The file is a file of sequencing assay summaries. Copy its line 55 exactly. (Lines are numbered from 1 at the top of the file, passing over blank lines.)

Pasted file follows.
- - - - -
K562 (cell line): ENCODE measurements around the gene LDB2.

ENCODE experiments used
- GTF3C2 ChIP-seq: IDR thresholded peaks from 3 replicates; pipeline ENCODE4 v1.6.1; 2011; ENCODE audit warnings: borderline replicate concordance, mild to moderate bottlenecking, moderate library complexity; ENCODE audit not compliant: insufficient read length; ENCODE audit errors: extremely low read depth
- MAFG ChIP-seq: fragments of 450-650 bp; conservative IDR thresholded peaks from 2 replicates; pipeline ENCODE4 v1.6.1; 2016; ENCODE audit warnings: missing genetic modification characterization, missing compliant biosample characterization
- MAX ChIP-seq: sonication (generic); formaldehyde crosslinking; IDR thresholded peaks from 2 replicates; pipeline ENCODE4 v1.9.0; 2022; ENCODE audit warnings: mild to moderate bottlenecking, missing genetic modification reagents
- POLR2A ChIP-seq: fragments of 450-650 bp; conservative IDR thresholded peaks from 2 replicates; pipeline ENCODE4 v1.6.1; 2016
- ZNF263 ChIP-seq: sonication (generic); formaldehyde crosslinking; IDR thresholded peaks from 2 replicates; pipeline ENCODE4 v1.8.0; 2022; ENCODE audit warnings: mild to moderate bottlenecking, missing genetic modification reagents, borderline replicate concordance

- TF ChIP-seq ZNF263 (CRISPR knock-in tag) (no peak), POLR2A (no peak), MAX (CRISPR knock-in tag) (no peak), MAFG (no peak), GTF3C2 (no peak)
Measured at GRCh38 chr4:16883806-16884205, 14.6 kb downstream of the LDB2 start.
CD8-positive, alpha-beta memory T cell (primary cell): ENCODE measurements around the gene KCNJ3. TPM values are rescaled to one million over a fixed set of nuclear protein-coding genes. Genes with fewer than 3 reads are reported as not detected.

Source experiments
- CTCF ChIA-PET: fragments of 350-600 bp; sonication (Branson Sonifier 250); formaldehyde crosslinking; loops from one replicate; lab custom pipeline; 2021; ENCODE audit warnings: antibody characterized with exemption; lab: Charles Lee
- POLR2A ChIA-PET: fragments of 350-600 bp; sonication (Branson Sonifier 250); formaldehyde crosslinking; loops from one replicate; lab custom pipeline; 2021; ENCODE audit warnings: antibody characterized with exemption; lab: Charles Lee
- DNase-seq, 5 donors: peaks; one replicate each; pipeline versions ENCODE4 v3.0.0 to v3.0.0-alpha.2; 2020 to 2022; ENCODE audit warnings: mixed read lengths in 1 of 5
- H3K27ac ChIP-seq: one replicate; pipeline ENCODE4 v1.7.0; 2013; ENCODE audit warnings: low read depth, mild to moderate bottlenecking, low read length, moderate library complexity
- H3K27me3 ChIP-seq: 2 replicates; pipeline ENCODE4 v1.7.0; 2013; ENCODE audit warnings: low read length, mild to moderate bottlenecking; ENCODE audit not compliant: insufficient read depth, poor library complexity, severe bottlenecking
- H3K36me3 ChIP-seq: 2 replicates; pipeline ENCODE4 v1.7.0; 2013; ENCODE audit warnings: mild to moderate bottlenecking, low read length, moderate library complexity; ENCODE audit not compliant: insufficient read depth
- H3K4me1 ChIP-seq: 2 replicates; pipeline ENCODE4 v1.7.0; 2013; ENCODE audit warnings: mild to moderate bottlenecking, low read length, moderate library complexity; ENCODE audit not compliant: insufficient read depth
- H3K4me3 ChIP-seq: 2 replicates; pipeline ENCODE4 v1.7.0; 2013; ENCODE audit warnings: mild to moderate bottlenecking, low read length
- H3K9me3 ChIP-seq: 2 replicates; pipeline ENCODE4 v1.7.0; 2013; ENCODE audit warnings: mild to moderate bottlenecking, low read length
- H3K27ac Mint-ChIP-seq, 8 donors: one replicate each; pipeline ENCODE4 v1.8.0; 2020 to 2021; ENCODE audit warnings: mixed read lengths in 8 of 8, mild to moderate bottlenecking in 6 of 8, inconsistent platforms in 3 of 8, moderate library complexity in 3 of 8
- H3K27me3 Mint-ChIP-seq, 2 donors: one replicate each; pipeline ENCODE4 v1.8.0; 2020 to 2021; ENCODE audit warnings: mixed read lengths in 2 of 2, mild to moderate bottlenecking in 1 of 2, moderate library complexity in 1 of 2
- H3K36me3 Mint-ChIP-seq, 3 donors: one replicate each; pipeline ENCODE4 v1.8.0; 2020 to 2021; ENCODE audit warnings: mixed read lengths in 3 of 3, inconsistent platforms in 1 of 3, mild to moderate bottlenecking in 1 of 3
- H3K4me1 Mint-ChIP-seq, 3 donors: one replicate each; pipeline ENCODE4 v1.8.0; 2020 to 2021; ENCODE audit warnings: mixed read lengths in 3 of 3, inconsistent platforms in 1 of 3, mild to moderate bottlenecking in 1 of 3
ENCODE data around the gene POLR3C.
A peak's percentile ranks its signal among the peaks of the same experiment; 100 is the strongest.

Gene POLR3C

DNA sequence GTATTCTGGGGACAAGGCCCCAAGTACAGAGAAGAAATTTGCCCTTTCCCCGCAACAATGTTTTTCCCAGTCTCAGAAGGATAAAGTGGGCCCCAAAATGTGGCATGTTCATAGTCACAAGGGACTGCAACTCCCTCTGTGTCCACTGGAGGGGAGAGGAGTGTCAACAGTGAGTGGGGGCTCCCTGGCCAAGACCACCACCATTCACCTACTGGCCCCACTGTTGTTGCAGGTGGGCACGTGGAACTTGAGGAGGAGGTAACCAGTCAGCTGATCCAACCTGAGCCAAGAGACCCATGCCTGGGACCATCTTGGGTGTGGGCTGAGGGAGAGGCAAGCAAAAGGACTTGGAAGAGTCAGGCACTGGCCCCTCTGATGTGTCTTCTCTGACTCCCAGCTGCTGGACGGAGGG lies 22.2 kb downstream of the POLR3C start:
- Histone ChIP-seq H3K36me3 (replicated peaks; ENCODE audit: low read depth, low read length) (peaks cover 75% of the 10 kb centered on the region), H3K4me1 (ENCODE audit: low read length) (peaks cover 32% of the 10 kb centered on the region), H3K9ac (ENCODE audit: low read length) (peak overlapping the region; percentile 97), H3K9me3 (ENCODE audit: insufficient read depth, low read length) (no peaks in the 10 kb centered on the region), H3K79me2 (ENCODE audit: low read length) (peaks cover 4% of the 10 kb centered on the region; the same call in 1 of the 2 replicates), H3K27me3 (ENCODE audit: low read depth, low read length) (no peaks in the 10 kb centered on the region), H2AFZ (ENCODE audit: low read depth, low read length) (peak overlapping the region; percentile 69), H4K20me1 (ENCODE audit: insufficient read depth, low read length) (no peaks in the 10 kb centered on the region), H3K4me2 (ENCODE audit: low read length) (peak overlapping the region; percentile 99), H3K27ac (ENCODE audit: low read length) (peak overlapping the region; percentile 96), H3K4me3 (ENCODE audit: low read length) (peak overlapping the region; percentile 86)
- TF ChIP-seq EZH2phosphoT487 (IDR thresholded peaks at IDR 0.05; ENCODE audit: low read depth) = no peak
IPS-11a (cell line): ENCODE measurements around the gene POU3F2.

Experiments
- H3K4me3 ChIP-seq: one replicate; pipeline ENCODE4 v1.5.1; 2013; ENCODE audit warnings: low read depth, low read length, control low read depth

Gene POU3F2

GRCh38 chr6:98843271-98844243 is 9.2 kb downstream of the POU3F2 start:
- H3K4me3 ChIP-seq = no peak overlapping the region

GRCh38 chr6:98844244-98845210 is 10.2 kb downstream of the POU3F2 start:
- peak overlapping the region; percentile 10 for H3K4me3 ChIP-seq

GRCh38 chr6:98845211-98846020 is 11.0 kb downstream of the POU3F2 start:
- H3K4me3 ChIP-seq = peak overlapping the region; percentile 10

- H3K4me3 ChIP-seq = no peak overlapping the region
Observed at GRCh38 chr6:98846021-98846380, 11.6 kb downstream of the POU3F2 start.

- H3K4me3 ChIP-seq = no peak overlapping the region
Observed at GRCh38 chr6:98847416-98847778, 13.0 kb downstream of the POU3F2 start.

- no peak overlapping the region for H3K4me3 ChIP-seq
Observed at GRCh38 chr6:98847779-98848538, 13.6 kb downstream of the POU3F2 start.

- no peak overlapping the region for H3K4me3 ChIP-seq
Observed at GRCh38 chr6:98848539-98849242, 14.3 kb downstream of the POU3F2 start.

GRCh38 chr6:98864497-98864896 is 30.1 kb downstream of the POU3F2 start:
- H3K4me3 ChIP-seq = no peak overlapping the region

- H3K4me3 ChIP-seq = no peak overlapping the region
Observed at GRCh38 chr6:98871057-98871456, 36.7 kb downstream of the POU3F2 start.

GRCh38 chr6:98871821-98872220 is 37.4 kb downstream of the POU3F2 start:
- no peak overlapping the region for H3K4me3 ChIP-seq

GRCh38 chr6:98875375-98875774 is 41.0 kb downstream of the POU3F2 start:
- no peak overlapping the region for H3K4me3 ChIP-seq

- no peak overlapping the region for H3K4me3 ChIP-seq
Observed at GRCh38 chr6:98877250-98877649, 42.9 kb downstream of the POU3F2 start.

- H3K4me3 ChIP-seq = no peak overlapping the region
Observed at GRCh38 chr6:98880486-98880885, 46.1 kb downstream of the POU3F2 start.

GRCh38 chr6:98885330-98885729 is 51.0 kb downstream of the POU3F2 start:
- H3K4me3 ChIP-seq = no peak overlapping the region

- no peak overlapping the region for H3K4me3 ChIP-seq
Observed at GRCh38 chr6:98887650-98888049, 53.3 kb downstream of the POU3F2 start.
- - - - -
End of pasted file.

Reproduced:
GRCh38 chr6:98875375-98875774 is 41.0 kb downstream of the POU3F2 start: